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Vaccination: Can you Afford not to?

This is a guest post written by Karin Schmid, Beef Production Specialist with the Alberta Beef Producers.

Vaccinating your cattle is a lot like having car insurance – when you’ve been in an accident, you’re very glad you’ve got it. Similarly, if a vaccine-preventable disease shows up in your area, you will be very glad you vaccinated your herd.

No one vaccine program is perfect for all operations, but vaccination is a critical component of any herd health plan. Protocols must be matched to an operation’s specific needs. They are best developed in collaboration with your veterinarian, who will know which vaccines will provide the greatest benefit for your herd.

Sometimes you’ll hear arguments against vaccination like “it costs too much” or “the vaccines don’t work.” But the bottom line is, if you do not vaccinate, your herd’s ability to combat diseases such as blackleg, BVD, persistently infected BVD animals, and bacterial pneumonia will be reduced. This will lead to higher illness rates, death loss and treatment costs.

To better understand the cost of vaccination, Kathy Larson at the Western Beef Development Centre did an analysis (using 2010 numbers), and found the following:


Assuming that Bob vaccinates 100 cows, 100 calves, and 5 bulls for blackleg and BVD/PRSV/PI3/IBR, and calf vaccinations include pneumonia and are given in both spring and fall, and each shot costs $2.87, then the total cost of vaccinating his herd is $1575 per year.

His neighbor John, with the same size of herd, opts not to vaccinate, saving himself $1575/year in vaccine costs. He is lucky, and is outbreak/disease free for 5 years, which equals $7875 in avoided vaccine costs. But in year six, 20 calves die from blackleg. Using 2010 prices, those 550 lb calves would have brought in about $1.05/lb, and would have been worth $11,550. John would have covered his vaccination costs for all six years, and made an extra $2,100 if those calves hadn’t died.

Imagine if  there had been a disease outbreak every year that John didn’t vaccinate, or that John lost more than 20 calves that sixth year.  Not vaccinating is a pretty big gamble, especially when you’re talking about your livelihood.

But it’s not 2010. It is 2014 and 550 lb calves are now worth about $2.30/lb. Even when we account for increased vaccine costs with inflation it’s still a no brainer.

So what about those stories you’ve heard about vaccines just not working?  Vaccines trigger the animal’s natural immune response to protect from a disease before infection occurs by producing antibodies, so if an infection occurs, the immune system is already prepared to fight it off. While it is true that some animals have a better immune response than others, a fully vaccinated herd benefits from something fittingly called “herd immunity.” Having the whole herd vaccinated means that if a vaccine-preventable disease does enter the herd, its spread will be limited.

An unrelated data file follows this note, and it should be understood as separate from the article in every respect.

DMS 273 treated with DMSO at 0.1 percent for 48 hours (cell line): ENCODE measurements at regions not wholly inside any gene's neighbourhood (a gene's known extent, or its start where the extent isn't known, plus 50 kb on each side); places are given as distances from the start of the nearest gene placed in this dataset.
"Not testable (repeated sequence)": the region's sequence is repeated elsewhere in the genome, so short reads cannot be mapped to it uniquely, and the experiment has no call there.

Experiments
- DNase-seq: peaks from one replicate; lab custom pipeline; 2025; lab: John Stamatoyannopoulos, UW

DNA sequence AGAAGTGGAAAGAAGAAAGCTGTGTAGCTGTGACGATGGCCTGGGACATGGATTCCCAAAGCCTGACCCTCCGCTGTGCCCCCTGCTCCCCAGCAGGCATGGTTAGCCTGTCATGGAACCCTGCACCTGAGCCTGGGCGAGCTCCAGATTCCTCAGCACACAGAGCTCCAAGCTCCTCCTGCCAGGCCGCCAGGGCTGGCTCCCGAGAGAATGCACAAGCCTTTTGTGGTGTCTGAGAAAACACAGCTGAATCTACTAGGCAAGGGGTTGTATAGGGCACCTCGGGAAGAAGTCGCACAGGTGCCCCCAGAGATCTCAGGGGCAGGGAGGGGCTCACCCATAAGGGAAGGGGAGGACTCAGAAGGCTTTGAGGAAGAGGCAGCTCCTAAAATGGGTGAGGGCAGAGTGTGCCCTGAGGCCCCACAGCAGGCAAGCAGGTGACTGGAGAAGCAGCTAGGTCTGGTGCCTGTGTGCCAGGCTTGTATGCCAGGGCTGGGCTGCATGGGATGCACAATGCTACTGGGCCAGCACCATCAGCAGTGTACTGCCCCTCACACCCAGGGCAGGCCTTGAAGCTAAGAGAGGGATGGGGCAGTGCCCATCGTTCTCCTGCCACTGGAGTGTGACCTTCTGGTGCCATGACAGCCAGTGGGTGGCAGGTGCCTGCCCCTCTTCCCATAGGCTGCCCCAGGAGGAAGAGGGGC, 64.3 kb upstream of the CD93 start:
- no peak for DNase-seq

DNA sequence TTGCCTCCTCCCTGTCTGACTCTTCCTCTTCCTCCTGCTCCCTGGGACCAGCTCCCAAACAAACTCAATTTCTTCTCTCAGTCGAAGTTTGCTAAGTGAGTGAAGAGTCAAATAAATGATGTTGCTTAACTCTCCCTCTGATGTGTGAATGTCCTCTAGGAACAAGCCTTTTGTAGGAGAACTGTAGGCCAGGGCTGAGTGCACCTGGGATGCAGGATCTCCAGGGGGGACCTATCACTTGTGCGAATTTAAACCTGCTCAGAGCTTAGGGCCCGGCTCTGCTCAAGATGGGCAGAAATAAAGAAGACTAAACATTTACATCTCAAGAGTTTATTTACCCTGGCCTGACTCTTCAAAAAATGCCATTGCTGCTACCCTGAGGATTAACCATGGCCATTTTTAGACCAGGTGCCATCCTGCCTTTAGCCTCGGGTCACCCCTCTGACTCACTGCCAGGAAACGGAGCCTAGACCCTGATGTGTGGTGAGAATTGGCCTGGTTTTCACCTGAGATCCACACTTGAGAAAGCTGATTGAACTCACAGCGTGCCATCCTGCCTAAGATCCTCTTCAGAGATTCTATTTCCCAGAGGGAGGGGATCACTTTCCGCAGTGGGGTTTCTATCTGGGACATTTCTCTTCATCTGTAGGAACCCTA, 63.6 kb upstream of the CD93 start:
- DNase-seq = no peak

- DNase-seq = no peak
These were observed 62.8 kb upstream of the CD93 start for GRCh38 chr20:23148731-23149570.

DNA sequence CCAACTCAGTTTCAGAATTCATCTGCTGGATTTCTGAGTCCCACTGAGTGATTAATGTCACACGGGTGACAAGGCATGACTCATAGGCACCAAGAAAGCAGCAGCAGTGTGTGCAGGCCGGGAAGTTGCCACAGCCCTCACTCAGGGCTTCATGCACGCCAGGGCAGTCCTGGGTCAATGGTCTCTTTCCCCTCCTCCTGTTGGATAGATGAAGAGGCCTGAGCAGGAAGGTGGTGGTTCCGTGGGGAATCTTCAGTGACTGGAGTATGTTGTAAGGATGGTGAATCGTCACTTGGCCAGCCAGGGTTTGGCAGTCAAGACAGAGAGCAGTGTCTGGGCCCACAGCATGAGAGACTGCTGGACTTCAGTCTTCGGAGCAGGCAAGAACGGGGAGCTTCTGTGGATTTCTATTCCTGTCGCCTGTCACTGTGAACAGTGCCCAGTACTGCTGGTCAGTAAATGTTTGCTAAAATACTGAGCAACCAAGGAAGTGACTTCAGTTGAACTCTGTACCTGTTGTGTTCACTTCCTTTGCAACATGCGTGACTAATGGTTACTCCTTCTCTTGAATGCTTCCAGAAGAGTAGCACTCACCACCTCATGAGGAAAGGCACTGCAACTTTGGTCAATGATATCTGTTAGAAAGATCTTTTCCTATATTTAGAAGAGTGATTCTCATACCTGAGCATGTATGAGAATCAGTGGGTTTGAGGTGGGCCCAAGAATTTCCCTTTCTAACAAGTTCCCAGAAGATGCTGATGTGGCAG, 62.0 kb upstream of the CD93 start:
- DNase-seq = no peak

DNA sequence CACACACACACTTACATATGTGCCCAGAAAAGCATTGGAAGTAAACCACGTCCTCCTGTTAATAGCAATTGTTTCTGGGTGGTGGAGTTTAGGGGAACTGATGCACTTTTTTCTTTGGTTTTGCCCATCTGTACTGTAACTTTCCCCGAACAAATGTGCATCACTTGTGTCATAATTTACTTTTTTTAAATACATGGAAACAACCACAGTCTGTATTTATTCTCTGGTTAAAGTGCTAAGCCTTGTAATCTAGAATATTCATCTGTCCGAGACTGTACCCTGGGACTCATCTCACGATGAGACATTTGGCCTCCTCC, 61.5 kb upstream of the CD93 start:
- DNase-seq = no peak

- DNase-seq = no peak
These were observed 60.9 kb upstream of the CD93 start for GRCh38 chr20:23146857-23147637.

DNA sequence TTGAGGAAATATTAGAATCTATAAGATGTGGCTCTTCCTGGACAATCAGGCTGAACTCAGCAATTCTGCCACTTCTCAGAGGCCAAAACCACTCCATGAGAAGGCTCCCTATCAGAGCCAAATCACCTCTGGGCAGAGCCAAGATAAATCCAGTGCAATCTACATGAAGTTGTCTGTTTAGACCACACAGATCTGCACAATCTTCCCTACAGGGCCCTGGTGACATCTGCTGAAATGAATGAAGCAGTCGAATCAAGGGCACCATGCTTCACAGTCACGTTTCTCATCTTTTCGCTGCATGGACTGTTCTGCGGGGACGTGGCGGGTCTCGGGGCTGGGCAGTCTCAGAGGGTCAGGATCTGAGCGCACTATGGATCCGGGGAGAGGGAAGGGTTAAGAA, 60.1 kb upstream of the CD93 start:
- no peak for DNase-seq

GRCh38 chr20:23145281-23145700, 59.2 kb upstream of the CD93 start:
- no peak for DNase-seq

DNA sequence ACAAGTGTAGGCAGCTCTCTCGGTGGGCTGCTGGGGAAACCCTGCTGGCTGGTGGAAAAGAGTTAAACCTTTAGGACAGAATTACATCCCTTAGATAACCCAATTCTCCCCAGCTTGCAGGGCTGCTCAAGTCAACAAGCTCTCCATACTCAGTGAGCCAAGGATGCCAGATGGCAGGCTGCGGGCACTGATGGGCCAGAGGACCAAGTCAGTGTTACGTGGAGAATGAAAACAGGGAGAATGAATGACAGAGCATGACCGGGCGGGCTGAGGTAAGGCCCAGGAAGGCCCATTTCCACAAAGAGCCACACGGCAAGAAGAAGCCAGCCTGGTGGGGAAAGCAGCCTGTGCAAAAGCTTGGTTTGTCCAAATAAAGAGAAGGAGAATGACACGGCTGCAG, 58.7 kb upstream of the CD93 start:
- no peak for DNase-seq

Cattle may also respond poorly to vaccinations if:

  • they are exposed to a different strain of the disease than the one vaccinated for,
  • if they are not getting adequate nutrition, or
  • if they are under stress.

While it may be convenient to vaccinate during branding, stressed cattle are expected to have a poorer immune response to vaccination. Consult with your veterinarian on the best timing for your particular vaccinations to maximize vaccine response as well as what works best for you in terms of labour.

Vaccines are also not created equal.  Reading and following the label is very important. A label claim that states “as an aid in the control of the disease” will not provide the same amount of protection as a label claim that states “as an aid in the prevention of disease” or “for the prevention of disease.”

Vaccines may also ‘fail’ if they are mishandled. Make sure you buy vaccine from a dealer who has demonstrated good storage and handling practices. Vaccines are quite sensitive to heat and light, so should be stored in a cool, dark place – ideally in a refrigerator. Freezing will ruin most vaccines. If processing a large number of animals, keep the vaccine in an insulated cooler and take out as needed. Modified live vaccines are especially fragile. When using a modified live vaccine, only reconstitute the amount of vaccine you will be using in the next 30-40 minutes.

While vaccination is a core component of an effective herd health program, and is an excellent insurance policy, they can’t prevent disease by themselves. Vaccination won’t overcome poor management or prevent diseases for which vaccines don’t exist. A comprehensive herd health program developed with your veterinarian is your best bet to avoid a wreck, which would be especially costly with the current record high prices.

Learn more

The Cost of Herd Health – Vaccination
Western Beef Development Centre

Vaccination Guidelines: ‘How to get the maximum benefit when vaccinating your beef cattle herd’

Broken Needles in Beef: Prevention and Responsibility
BCRC Blog | October 2, 2012

Video: Vaccination Tips for Your Cattle Herd: Beef Research School episode
BCRC Blog | August 21, 2013

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